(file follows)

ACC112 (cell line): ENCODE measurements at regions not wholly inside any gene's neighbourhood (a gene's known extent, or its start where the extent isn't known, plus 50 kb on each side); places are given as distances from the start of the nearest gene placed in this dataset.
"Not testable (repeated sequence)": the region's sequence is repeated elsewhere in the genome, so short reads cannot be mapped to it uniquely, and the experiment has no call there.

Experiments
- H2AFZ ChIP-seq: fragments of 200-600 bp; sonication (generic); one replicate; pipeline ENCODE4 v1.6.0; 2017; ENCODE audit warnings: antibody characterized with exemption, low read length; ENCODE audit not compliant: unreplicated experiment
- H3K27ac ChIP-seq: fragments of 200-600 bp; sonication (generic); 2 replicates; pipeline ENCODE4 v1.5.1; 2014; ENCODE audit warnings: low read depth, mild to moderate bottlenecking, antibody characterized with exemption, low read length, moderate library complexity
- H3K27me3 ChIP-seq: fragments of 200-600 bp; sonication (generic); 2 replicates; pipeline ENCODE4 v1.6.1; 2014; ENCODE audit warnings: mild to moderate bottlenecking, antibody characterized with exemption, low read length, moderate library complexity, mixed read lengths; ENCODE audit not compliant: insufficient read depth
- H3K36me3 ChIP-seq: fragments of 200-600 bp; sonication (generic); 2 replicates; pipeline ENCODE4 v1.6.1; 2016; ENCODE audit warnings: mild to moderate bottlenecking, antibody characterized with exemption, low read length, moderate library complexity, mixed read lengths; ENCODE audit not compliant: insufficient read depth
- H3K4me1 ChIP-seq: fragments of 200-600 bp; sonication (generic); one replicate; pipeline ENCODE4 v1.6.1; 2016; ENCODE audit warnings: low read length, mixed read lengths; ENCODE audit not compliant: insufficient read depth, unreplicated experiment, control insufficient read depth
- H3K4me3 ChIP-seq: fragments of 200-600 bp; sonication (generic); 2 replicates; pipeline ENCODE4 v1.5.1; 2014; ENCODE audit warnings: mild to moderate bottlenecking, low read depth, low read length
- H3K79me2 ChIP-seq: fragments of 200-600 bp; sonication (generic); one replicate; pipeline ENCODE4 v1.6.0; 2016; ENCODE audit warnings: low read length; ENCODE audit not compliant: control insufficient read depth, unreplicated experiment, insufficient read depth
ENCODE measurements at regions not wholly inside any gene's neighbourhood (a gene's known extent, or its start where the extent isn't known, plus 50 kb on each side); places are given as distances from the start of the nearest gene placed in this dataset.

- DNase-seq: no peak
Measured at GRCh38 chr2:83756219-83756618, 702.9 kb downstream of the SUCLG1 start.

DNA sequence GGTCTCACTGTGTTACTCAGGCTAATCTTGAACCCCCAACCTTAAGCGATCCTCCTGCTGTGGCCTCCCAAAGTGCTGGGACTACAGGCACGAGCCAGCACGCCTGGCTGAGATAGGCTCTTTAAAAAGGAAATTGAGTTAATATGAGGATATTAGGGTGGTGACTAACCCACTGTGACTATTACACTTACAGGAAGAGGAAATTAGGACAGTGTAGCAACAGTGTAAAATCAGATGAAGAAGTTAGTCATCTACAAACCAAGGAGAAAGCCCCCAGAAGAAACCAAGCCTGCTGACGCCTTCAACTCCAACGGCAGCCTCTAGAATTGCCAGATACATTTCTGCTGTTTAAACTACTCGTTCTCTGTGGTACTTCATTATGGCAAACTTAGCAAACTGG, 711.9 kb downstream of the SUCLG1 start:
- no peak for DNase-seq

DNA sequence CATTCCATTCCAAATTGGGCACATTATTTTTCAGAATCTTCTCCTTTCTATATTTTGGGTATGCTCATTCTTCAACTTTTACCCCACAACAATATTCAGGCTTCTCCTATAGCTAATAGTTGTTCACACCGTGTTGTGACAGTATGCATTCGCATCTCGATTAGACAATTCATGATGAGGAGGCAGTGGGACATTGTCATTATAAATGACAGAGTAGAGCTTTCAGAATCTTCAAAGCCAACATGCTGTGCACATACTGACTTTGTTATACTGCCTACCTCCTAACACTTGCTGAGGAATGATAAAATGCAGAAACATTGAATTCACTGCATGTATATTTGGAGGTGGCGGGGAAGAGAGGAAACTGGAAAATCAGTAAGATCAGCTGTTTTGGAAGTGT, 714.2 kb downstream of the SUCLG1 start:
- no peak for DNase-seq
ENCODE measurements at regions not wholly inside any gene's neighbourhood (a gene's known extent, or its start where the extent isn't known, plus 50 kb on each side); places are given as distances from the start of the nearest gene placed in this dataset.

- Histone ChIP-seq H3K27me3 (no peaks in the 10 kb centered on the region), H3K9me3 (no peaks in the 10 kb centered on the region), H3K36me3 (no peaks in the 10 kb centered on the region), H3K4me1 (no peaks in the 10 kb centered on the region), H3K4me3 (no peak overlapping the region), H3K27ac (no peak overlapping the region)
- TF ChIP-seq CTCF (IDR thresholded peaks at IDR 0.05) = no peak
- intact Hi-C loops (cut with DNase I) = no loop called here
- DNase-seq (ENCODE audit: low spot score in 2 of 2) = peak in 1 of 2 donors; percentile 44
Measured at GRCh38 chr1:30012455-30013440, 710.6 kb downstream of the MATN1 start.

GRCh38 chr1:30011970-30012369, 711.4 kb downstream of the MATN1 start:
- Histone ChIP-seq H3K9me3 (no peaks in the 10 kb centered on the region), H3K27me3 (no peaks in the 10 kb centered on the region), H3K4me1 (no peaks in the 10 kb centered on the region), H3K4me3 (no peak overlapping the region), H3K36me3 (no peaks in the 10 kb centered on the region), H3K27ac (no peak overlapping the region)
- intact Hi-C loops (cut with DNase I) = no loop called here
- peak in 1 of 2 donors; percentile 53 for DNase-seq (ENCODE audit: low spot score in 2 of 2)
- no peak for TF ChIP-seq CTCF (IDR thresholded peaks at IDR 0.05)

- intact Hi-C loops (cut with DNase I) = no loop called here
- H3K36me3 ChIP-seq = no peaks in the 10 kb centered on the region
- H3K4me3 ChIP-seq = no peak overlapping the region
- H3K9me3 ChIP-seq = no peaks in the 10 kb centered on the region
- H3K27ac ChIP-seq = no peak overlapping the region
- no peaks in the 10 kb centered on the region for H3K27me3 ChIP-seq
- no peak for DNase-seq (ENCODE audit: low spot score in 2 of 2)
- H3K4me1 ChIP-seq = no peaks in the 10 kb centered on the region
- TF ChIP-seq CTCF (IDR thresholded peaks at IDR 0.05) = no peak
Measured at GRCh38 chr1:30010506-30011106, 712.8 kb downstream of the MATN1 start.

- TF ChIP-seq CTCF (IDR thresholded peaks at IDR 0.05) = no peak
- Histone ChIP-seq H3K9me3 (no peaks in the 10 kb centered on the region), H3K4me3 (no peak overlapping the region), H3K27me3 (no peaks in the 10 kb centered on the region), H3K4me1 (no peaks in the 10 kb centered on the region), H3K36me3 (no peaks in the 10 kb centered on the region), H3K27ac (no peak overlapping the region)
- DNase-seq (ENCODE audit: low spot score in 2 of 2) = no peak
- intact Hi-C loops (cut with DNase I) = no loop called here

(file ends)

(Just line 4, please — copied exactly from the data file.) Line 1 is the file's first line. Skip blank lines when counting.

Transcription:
- H2AFZ ChIP-seq: fragments of 200-600 bp; sonication (generic); one replicate; pipeline ENCODE4 v1.6.0; 2017; ENCODE audit warnings: antibody characterized with exemption, low read length; ENCODE audit not compliant: unreplicated experiment